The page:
Rory Harwood

I wouldn't call this an ideal draft, as I'm not in love with DE as the biggest need, think Ingram is a luxury more than a necessity in the first round and think Reed might take a while to get his bearings in the New England 3-4. It also doesn't address the needs on the offensive line. But it's not the worst draft scenario I've seen. Not even close. I also don't see it as a sure-fire recipe for a Super Bowl win.
Andy Hart
I understand the importance of Kevin Faulk's role in the blocking scheme and I know Noel Devine isn't quite the blocker. But I would love to see Devine come in and learn from Faulk for a year or two. I'd also like to see Roy Helu Jr taking over the Sammy Morris role. Both of those players would inject homerun speed into our offense and special teams. Do you see these players as guys the Patriots might target late?

Nick Wilds

I like Helu as a mid-round versatile option. I think he has more speed and big-play ability than Morris. I think there is a chance he could be an every-down lead back in the NFL. I certainly think he'll be on the Pats radar if they wait a bit to look for a running back in the middle of the draft. Devine might be more of a late-round option, sort of Danny Woodhead insurance. He's got great speed, but is just so tiny. He has durability/injury issues. At the very least I think he'd be fun to watch in preseason action as he can make some silly, video game type plays on the field. I'd say he's a less likely Patriot, but as Belichick would say I wouldn't rule it out.
Andy Hart

In your prospect rankings Erik [Scalavino] calls Locker "accurate". I just would love to know how a QB with a 54% completion percentage is considered accurate? Erik's cred is now dog poop....
Jeff Verderber

While I agree with your overall point about Erik's cred, I don't necessarily just look at completion percentage when I talk about accuracy. Plenty of well-thrown balls can be incomplete. See Watson, Benjamin. Conversely plenty of completions can be inaccurate. I don't think consistent accuracy is one of Locker's biggest strengths, but not just because of his completion percentage. It's about visual scouting, not mathematical analysis. But, in conclusion, love your thoughts on Erik.
Andy Hart
Where do we take an OL? SI had us taking Pouncey with 17, but I think he'll be there at 28 or even 33. Also, is there a greater need for an interior lineman or tackle for the Pats? Thanks, and let's go Patriots!

Jackson Perry

I think there is a pretty equal need for a guard and a tackle, although the latter is the more valuable commodity. The team returns one starter at tackle in Vollmer. He could play either side. But there isn't much else on the tackle depth chart considering Light's a free agent and Kaczur is coming off a yearlong absence to a back injury. At guard Neal is gone, Mankins is in limbo and Connolly may not be a true starting-level player. But both Mankins and Connolly could be starters, as they were to close out last season. I think Mankins is in a bind and may have to just play out another season in New England, even if he's not happy about it. So I'd say there is a slightly greater need at tackle. That said, I expect the Patriots could very well take a lineman in the first 33 picks. That could be Pouncey, although I don't love him. It could be Danny Watkins. It could be Anthony Castonzo. It could be another tackle or guard prospect with value late in the first round or early in the second.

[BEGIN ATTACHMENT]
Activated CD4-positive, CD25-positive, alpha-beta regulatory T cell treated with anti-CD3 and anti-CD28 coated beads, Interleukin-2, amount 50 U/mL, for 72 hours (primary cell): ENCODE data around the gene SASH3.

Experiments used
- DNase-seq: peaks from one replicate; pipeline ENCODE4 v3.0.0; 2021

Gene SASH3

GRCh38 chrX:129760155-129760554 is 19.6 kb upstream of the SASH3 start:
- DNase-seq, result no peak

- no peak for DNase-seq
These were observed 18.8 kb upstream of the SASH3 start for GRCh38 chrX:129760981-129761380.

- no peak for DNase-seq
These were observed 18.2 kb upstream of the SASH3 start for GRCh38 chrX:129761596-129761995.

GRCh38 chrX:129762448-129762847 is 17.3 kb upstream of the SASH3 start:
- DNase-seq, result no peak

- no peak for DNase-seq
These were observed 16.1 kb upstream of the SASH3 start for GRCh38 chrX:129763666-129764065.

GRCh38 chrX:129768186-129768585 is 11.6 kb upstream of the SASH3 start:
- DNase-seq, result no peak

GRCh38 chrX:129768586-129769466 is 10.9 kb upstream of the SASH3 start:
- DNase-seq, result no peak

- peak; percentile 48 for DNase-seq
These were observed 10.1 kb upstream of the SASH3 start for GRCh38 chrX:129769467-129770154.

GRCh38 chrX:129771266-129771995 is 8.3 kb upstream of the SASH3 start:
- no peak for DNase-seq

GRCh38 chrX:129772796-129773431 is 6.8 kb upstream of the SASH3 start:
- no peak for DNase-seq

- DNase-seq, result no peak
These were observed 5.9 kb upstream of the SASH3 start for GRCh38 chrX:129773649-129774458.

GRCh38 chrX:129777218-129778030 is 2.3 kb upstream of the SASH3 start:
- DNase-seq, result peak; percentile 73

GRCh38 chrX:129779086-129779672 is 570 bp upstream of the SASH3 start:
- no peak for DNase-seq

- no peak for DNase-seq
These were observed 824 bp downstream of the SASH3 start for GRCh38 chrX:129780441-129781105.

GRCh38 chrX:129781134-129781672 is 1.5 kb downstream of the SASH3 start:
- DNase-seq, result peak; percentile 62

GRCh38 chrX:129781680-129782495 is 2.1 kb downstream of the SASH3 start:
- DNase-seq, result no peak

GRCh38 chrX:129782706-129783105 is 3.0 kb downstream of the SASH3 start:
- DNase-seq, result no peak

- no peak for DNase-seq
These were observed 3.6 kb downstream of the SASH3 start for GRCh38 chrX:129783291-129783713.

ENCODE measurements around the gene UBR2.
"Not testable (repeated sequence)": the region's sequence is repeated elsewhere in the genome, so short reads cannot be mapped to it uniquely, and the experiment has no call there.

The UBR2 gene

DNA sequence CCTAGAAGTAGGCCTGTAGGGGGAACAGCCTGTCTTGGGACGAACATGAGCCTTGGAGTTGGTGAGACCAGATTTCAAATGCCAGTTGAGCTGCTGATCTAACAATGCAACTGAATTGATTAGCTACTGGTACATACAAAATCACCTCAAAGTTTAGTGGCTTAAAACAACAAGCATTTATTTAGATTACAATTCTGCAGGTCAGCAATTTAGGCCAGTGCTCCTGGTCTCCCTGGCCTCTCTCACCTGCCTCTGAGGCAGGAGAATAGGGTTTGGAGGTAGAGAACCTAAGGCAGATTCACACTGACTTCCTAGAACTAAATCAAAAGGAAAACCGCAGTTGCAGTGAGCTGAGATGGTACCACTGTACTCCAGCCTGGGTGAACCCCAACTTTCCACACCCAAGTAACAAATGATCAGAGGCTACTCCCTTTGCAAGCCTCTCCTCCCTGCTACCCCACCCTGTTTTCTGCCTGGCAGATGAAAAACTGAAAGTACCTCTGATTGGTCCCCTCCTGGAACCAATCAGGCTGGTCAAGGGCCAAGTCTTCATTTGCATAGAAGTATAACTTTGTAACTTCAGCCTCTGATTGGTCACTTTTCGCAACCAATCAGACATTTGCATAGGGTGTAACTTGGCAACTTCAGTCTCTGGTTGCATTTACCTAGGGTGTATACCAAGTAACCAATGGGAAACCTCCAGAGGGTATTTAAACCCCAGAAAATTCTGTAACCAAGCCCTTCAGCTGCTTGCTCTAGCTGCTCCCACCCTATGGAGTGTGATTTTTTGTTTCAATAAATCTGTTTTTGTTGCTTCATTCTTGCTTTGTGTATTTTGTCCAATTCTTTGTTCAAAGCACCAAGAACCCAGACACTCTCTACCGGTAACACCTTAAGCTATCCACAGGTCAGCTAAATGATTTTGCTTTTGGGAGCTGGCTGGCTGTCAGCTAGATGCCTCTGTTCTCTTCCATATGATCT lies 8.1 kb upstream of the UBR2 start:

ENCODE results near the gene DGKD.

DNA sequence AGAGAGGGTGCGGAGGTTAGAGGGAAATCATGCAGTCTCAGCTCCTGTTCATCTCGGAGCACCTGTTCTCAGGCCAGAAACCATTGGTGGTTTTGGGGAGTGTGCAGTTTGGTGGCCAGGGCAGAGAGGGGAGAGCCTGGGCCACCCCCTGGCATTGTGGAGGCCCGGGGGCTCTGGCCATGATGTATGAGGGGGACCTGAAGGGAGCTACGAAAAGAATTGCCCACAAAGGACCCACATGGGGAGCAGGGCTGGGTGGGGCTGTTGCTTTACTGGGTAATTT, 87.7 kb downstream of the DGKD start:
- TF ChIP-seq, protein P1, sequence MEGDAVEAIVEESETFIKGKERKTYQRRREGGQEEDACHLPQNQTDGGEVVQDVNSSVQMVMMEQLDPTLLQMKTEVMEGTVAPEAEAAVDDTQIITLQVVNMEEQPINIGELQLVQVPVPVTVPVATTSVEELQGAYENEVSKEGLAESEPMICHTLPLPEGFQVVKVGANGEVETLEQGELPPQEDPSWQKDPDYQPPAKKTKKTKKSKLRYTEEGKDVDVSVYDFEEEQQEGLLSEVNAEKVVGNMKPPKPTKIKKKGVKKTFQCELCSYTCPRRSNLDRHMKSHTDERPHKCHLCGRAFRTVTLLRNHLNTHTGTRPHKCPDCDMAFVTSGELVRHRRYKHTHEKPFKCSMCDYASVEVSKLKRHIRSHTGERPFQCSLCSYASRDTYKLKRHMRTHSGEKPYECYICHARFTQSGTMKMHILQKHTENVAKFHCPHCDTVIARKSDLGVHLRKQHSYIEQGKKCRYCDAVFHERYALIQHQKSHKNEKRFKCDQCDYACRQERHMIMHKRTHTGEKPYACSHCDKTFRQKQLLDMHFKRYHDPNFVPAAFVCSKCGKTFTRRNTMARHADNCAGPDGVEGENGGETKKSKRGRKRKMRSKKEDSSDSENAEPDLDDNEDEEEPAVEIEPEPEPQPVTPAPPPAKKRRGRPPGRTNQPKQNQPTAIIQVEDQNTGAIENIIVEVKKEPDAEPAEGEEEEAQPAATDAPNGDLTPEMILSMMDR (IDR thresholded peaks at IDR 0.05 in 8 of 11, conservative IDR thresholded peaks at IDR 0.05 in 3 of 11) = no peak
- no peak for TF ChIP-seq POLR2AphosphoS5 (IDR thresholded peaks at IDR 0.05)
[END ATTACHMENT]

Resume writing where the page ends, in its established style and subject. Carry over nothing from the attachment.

Andy Hart

Hey guys, looking at Dontay Moch as a 3rd or 4th round pick, does he fit into the Pats defensive system at all or is he a guy that you guys would remove from your draft board all together? Given his speed any chance he could be converted to safety? Thanks.
Mike Anderson

He's not going to move from defensive end to safety. So let's forget about that. But I wouldn't remove him from the board all together. He's a proven pass rusher with great speed off the edge. So he could be a sub, situational pass rusher for the Patriots. How valuable would that be? I don't know. It's better than nothing, but may not be better than other more well-rounded options or worth a draft pick to Belichick. Moch doesn't have the size or versatile game to be a real option as a true OLB.
Andy Hart
Could Matt Light potentially be moved to guard if we find a suitable tackle in the draft? If so, how do you think he would respond and perform? Thank you.

Rick Goodwin

First, Light is a free agent left tackle coming off a Pro Bowl season. So I think he hits the open market looking for Pro Bowl left tackle money. So while I think he might have the ability to move inside and be at least a serviceable guard, I think some team will give him the money and job of serving as a left tackle for at least another year or two. There just aren't that many capable NFL left tackles out there. That may be in New England, but there is a good chance it may not. I'd be stunned to see Light re-sign with New England only to move inside to guard.
Andy Hart